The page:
Cardiac mitochondria exist in two distinct populations wathin the myocyte, subsarcolemmal mitochondria (SSM), located beneath the sarcolemmal membrane, and interfibrillar mitochondria (IFM) that reside between the myofibrils. SSM are released by tissue homogenization, whereas the liberation of IFM requires a brief exposure of the resulting skinned myocytes to trypsin treatment. The two populations of mitochondria are differently affected under both physiological and pathophysiological conditions and thus requires to study of each individual population separately. The Mitochondrial/Mass Spec Core (Core D) will perform the following experiments as a service to the different Projects. 1. Isolate subsarcolemmal and interfibrillar mitochondria from experimental hearts;assess quality control. 2. Obtain samples of myocardium and isolated populations of SSM and IFM for electron transport chain complex analysis. 3. Obtain samples of heart, SSM, and IFM for lipid extraction and phospholipid analysis. Special attention is paid to cardiolipin (CL) analysis: CL content, CL species and CL oxidation. 4. Aquire heart tissue for analysis of acyl-CoAs and acylcarnitines with special emphasis on malonyl-CoA a key metabolite in switch in fuel utilization. 5. Carry out mass spectrometric analysis to identify posttranslational and oxidative modifications on ETC subunits, especially complex IV. 6. Perform structural analysis on cardiac tissue and cardiac SSM and IFM by transmission electron microscopy. 7. Isoprostane and oxidized low density lipoprotein (oxLDL) quantitation as a measure of in vivo oxidative stress. 8. Blue Native Electrophoresis will be done on mitochondria from Project 1 and 4.
Mitochondrial are the powerhouses and the cell. During heart failure an energy crises occurs in the heart and is related to the dysfunction of mitochondria. This Core will provide mitochondrial isolation from heart of dogs and mice under experimental conditions and perform analytical methods to support the 4 project within the Program Project Grant.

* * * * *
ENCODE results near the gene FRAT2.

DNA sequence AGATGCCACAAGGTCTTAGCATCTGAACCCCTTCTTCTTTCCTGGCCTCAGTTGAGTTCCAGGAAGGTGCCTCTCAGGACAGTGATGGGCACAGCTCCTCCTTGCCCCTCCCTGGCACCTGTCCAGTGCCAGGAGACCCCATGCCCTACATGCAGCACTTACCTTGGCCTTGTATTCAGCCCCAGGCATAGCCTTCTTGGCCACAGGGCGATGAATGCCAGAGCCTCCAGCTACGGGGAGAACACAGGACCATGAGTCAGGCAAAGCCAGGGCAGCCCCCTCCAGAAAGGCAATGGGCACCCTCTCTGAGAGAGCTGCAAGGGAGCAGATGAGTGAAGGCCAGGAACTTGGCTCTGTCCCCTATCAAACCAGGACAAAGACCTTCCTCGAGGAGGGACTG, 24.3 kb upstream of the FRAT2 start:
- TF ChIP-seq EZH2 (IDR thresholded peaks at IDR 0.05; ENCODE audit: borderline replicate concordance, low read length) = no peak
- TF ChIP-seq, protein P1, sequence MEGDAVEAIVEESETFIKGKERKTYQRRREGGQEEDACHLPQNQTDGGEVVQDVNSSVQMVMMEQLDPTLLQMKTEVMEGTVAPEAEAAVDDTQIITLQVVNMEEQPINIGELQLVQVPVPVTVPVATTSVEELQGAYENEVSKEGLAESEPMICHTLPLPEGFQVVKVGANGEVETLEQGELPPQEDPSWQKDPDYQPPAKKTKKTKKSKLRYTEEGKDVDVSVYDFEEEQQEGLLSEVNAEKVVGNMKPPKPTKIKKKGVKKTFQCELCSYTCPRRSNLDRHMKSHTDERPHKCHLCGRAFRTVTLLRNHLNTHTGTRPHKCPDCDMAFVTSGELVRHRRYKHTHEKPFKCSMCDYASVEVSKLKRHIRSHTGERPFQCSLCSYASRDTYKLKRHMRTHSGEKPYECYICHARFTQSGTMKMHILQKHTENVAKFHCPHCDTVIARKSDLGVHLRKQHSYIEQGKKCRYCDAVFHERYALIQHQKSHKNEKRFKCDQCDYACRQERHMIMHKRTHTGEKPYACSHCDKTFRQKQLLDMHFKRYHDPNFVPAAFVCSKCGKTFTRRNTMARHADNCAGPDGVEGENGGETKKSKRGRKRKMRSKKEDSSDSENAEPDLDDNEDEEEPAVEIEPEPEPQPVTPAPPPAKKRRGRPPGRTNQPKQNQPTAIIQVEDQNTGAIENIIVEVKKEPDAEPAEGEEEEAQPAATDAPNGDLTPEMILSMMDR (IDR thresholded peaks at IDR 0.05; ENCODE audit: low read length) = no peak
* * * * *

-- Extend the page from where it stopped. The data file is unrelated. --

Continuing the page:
|Flori, Alessandra; Liserani, Matteo; Frijia, Francesca et al. (2015) Real-time cardiac metabolism assessed with hyperpolarized [1-(13) C]acetate in a large-animal model. Contrast Media Mol Imaging 10:194-202|
|Vimercati, Claudio; Qanud, Khaled; Mitacchione, Gianfranco et al. (2014) Beneficial effects of acute inhibition of the oxidative pentose phosphate pathway in the failing heart. Am J Physiol Heart Circ Physiol 306:H709-17|
|Mitacchione, Gianfranco; Powers, Jeffrey C; Grifoni, Gino et al. (2014) The gut hormone ghrelin partially reverses energy substrate metabolic alterations in the failing heart. Circ Heart Fail 7:643-51|
|Velez, Mauricio; Kohli, Smita; Sabbah, Hani N (2014) Animal models of insulin resistance and heart failure. Heart Fail Rev 19:1-13|
|Prosdocimo, Domenick A; Anand, Priti; Liao, Xudong et al. (2014) Kruppel-like factor 15 is a critical regulator of cardiac lipid metabolism. J Biol Chem 289:5914-24|
|Shekar, Kadambari Chandra; Li, Ling; Dabkowski, Erinne R et al. (2014) Cardiac mitochondrial proteome dynamics with heavy water reveals stable rate of mitochondrial protein synthesis in heart failure despite decline in mitochondrial oxidative capacity. J Mol Cell Cardiol 75:88-97|
|Clericò, Vito; Masini, Luca; Boni, Adriano et al. (2014) Water-dispersible three-dimensional LC-nanoresonators. PLoS One 9:e105474|
|Rosca, Mariana G; Tandler, Bernard; Hoppel, Charles L (2013) Mitochondria in cardiac hypertrophy and heart failure. J Mol Cell Cardiol 55:31-41|
|Hecker, Peter A; Lionetti, Vincenzo; Ribeiro Jr, Rogerio F et al. (2013) Glucose 6-phosphate dehydrogenase deficiency increases redox stress and moderately accelerates the development of heart failure. Circ Heart Fail 6:118-26|
|Galvao, Tatiana F; Khairallah, Ramzi J; Dabkowski, Erinne R et al. (2013) Marine n3 polyunsaturated fatty acids enhance resistance to mitochondrial permeability transition in heart failure but do not improve survival. Am J Physiol Heart Circ Physiol 304:H12-21|
Showing the most recent 10 out of 139 publications